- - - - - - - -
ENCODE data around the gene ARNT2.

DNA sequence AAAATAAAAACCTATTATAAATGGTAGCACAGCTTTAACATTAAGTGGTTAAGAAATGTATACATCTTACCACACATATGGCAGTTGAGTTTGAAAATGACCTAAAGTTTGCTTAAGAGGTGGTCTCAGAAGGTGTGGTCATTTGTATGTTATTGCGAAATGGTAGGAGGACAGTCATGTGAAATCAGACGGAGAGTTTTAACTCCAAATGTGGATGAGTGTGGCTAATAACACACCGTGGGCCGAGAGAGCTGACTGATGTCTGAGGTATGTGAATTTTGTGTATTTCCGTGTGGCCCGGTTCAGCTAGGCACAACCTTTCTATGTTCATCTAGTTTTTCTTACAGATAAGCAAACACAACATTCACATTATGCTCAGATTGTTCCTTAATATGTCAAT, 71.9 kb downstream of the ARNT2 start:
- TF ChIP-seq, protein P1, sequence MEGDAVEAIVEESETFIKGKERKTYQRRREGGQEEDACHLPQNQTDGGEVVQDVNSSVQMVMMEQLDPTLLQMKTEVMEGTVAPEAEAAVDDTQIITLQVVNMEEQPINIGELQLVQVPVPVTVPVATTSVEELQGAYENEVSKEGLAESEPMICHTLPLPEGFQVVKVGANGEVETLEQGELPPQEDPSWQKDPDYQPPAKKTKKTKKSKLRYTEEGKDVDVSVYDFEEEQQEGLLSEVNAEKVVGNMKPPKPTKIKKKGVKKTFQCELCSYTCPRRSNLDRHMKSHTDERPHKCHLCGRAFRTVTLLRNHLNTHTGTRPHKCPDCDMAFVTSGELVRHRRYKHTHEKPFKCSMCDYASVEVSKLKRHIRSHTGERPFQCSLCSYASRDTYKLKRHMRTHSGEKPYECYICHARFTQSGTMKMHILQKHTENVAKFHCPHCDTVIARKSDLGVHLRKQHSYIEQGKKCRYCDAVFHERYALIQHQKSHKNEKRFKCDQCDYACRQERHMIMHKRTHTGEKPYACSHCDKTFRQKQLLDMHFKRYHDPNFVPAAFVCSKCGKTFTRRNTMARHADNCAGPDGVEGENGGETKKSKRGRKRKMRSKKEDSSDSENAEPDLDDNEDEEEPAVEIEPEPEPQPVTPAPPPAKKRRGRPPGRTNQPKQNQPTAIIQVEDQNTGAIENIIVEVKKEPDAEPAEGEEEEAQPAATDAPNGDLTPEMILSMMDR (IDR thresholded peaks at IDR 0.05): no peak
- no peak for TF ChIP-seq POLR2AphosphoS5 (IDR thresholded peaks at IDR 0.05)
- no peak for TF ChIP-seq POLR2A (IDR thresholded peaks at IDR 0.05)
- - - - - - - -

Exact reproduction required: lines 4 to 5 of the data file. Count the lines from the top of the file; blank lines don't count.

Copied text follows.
- no peak for TF ChIP-seq POLR2AphosphoS5 (IDR thresholded peaks at IDR 0.05)
- no peak for TF ChIP-seq POLR2A (IDR thresholded peaks at IDR 0.05)